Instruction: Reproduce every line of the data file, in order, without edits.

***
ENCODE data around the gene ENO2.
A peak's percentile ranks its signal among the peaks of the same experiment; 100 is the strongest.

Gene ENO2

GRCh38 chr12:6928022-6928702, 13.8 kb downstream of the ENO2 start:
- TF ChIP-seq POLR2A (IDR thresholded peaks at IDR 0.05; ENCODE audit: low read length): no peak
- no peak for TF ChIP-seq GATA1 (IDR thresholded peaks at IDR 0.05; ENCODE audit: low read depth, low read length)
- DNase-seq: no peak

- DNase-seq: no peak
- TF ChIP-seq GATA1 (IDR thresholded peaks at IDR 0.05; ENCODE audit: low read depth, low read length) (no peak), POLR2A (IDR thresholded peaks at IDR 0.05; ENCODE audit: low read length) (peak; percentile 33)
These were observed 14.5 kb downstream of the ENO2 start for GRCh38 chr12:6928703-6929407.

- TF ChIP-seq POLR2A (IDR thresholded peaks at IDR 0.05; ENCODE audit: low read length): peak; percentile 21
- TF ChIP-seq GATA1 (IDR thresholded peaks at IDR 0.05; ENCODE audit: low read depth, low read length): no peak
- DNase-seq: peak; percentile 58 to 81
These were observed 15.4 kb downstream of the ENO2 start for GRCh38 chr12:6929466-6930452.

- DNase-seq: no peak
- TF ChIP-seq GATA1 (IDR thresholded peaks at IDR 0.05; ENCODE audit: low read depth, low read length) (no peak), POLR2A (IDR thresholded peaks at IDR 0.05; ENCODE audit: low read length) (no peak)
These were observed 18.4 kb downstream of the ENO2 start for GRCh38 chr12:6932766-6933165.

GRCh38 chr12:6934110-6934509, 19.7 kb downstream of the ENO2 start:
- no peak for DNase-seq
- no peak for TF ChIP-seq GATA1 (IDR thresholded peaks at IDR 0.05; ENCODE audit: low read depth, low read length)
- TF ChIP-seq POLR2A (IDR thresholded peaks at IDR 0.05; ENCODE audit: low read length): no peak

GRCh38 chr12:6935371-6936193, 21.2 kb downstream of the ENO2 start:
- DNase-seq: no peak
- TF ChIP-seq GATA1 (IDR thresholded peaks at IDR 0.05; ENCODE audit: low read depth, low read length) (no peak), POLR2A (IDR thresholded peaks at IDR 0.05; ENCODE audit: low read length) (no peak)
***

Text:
ENCODE data around the gene ENO2.
A peak's percentile ranks its signal among the peaks of the same experiment; 100 is the strongest.

Gene ENO2

GRCh38 chr12:6928022-6928702, 13.8 kb downstream of the ENO2 start:
- TF ChIP-seq POLR2A (IDR thresholded peaks at IDR 0.05; ENCODE audit: low read length): no peak
- no peak for TF ChIP-seq GATA1 (IDR thresholded peaks at IDR 0.05; ENCODE audit: low read depth, low read length)
- DNase-seq: no peak

- DNase-seq: no peak
- TF ChIP-seq GATA1 (IDR thresholded peaks at IDR 0.05; ENCODE audit: low read depth, low read length) (no peak), POLR2A (IDR thresholded peaks at IDR 0.05; ENCODE audit: low read length) (peak; percentile 33)
These were observed 14.5 kb downstream of the ENO2 start for GRCh38 chr12:6928703-6929407.

- TF ChIP-seq POLR2A (IDR thresholded peaks at IDR 0.05; ENCODE audit: low read length): peak; percentile 21
- TF ChIP-seq GATA1 (IDR thresholded peaks at IDR 0.05; ENCODE audit: low read depth, low read length): no peak
- DNase-seq: peak; percentile 58 to 81
These were observed 15.4 kb downstream of the ENO2 start for GRCh38 chr12:6929466-6930452.

- DNase-seq: no peak
- TF ChIP-seq GATA1 (IDR thresholded peaks at IDR 0.05; ENCODE audit: low read depth, low read length) (no peak), POLR2A (IDR thresholded peaks at IDR 0.05; ENCODE audit: low read length) (no peak)
These were observed 18.4 kb downstream of the ENO2 start for GRCh38 chr12:6932766-6933165.

GRCh38 chr12:6934110-6934509, 19.7 kb downstream of the ENO2 start:
- no peak for DNase-seq
- no peak for TF ChIP-seq GATA1 (IDR thresholded peaks at IDR 0.05; ENCODE audit: low read depth, low read length)
- TF ChIP-seq POLR2A (IDR thresholded peaks at IDR 0.05; ENCODE audit: low read length): no peak

GRCh38 chr12:6935371-6936193, 21.2 kb downstream of the ENO2 start:
- DNase-seq: no peak
- TF ChIP-seq GATA1 (IDR thresholded peaks at IDR 0.05; ENCODE audit: low read depth, low read length) (no peak), POLR2A (IDR thresholded peaks at IDR 0.05; ENCODE audit: low read length) (no peak)